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    What are the primary psychosocial developmental tasks for school-age children?

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    From a psychosocial theory standpoint, what are the primary tasks that a school-age child (approximately age 6-10) is challenged with? How do children resolve the psychosocial issues presented to them at this developmental stage, and how can adults (such as parents and educators) assist them in successfully navigating this stage? What are some of the signs that a child might be struggling with this developmental stage?

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    According to the psychosocial theory of development, the primary psychosocial crisis for early school age children is the crisis of initiative versus guilt. The central process involved in resolving this crisis is the process of identification, and the successful resolution is purpose, while difficulties in resolving this crisis lead to inhibition (Newman & Newman, 2012). The skills developed during this stage of life have a powerful impact on a child's sense of self, moral reasoning, and ability to identify with their family, peers, and culture.

    The crisis of initiative versus guilt suggests that the primary task for children at this age is to explore, question, and interact with the world. While at a younger age children were developing autonomy, related to their developing motor skills and increased physical ability to interact with and manipulate people and objects in their environment, children at the early school age are developing initiative, related to their developing cognitive abilities and their increased awareness of gender, social interactions, and self-esteem (Santrock, 2007). Identification with parents at this stage in development leads a child to identify with and internalize the values and qualities of their parents, which results in the development of an ideal self-image, or ego-ideal (Newman & Newman, 2012). Through a process of discipline and encouragement, parents establish expectations for the child and either reward or discourage the child's natural desire to explore and question. As children internalize these expectations, they experience guilt when they feel that they are not meeting expectations or living up to the ideal self, and they experience increased self-esteem and confidence when they feel that their behavior is in line with these expectations and ideals (Newman & Newman, 2012).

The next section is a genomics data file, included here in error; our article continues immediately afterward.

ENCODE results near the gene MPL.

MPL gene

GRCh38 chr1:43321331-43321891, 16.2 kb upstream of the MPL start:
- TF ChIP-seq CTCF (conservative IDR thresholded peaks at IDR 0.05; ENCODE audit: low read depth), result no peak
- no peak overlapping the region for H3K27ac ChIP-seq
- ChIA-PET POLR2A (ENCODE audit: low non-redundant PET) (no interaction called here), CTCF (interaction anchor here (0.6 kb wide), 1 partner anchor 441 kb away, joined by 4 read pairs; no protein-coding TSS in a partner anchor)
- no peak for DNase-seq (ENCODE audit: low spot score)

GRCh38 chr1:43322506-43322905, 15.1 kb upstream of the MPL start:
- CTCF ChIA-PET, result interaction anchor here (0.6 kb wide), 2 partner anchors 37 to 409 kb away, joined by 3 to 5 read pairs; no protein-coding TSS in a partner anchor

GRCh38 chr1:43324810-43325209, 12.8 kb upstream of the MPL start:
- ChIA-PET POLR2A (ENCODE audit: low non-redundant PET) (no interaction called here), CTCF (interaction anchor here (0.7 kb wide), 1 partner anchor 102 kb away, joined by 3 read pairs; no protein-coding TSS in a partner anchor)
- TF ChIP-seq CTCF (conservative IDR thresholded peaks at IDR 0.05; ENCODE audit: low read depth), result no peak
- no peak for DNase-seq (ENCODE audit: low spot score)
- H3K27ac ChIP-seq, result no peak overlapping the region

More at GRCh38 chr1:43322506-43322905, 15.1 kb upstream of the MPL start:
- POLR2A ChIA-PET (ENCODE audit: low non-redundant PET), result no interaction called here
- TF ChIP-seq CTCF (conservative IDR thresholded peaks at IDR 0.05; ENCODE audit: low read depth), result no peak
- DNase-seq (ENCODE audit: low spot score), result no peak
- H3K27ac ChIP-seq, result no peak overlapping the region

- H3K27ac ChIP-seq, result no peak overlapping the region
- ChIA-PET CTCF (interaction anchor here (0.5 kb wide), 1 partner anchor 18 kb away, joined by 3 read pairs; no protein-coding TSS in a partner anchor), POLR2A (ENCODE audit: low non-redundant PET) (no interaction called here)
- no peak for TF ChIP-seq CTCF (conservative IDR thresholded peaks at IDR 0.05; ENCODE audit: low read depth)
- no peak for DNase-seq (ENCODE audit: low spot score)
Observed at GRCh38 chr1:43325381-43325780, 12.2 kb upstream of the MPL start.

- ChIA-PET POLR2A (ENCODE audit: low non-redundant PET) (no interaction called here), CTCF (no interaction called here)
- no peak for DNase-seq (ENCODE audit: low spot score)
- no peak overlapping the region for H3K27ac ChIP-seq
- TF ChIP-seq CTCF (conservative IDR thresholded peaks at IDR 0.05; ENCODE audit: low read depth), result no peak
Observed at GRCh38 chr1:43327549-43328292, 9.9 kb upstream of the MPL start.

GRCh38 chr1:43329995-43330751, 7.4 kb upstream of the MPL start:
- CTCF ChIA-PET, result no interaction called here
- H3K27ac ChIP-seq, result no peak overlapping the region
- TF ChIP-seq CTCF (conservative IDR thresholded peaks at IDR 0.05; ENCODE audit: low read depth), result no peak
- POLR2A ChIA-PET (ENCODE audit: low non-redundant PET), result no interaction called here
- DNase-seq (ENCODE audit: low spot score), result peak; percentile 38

Guilt is not an entirely negative feeling; it drives children to conform to the moral, social, cultural, and parental expectations they understand as being ideal. It helps to balance the endless drive to explore, question, and test limits that comes with initiative (Newman & Newman, 2012). The result ...

    Solution Summary

    This solution provides a description of the developmental tasks of the school-age child through the psychosocial theory of development. It includes the primary issues present in this stage of development, possible indicators that a child is struggling to meet the developmental milestones of this stage, and ways that adults such as parents and teachers can assist children at this stage of psychosocial development.